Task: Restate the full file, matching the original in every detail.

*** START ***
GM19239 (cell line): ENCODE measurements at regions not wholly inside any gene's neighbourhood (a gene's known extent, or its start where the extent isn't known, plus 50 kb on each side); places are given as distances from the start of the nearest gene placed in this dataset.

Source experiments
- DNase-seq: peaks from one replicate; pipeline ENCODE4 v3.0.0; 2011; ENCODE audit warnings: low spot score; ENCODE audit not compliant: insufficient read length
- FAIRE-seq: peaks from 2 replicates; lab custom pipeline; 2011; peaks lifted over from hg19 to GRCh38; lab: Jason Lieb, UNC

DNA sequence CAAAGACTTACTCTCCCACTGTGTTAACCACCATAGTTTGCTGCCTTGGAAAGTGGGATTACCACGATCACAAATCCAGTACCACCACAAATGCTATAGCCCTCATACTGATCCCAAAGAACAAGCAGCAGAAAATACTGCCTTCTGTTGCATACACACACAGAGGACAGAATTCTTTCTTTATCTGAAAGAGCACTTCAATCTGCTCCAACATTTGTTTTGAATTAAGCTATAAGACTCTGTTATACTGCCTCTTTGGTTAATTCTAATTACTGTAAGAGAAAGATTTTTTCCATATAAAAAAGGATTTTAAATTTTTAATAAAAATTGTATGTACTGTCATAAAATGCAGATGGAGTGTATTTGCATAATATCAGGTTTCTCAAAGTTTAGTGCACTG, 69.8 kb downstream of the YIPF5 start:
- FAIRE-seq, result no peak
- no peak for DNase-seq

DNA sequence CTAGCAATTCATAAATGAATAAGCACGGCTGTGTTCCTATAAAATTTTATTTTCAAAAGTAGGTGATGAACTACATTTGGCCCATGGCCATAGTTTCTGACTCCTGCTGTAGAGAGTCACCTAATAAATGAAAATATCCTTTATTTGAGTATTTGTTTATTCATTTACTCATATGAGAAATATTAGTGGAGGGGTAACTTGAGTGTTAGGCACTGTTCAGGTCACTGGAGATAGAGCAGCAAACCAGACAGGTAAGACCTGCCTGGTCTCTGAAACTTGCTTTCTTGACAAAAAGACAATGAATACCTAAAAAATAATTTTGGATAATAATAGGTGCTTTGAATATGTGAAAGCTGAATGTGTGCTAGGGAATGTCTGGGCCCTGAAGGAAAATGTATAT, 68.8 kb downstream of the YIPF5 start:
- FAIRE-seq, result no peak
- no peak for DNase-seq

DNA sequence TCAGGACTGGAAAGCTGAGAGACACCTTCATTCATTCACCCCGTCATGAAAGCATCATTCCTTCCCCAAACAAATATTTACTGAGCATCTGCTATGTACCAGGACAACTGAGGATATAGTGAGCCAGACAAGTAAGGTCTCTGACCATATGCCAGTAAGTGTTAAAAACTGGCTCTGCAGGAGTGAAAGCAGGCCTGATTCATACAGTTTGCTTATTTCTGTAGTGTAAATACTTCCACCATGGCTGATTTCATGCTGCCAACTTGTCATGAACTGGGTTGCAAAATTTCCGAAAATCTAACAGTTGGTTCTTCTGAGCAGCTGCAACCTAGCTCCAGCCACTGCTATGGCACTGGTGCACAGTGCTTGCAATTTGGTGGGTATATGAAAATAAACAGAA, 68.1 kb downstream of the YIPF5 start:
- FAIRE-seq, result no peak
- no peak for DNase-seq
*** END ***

GM19239 (cell line): ENCODE measurements at regions not wholly inside any gene's neighbourhood (a gene's known extent, or its start where the extent isn't known, plus 50 kb on each side); places are given as distances from the start of the nearest gene placed in this dataset.

Source experiments
- DNase-seq: peaks from one replicate; pipeline ENCODE4 v3.0.0; 2011; ENCODE audit warnings: low spot score; ENCODE audit not compliant: insufficient read length
- FAIRE-seq: peaks from 2 replicates; lab custom pipeline; 2011; peaks lifted over from hg19 to GRCh38; lab: Jason Lieb, UNC

DNA sequence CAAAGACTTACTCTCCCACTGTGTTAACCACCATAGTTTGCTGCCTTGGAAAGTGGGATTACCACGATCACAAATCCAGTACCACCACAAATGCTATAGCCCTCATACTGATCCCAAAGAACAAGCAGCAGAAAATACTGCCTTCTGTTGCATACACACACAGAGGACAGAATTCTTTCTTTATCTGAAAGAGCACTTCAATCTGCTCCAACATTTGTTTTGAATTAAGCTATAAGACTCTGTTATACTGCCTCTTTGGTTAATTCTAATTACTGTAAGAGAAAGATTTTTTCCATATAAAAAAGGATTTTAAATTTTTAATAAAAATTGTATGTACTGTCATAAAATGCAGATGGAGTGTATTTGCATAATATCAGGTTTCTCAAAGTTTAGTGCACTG, 69.8 kb downstream of the YIPF5 start:
- FAIRE-seq, result no peak
- no peak for DNase-seq

DNA sequence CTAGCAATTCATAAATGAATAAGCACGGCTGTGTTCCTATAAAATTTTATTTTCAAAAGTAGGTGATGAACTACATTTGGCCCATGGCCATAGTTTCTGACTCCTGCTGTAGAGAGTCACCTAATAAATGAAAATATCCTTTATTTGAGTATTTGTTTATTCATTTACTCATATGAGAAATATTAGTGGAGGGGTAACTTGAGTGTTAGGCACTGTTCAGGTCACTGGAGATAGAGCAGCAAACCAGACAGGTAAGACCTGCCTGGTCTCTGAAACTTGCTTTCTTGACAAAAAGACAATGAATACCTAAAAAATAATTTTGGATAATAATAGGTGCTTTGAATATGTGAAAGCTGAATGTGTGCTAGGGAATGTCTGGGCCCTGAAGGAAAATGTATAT, 68.8 kb downstream of the YIPF5 start:
- FAIRE-seq, result no peak
- no peak for DNase-seq

DNA sequence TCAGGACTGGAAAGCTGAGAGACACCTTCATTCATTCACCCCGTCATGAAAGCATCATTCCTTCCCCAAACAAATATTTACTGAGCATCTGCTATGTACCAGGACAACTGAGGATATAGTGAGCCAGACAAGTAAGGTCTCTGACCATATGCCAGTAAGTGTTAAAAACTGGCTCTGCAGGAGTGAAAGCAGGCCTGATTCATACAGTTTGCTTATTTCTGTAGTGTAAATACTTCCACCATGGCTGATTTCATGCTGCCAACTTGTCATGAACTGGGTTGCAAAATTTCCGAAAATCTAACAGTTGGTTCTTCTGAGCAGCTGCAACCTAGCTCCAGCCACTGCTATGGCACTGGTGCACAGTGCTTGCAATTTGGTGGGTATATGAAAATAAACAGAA, 68.1 kb downstream of the YIPF5 start:
- FAIRE-seq, result no peak
- no peak for DNase-seq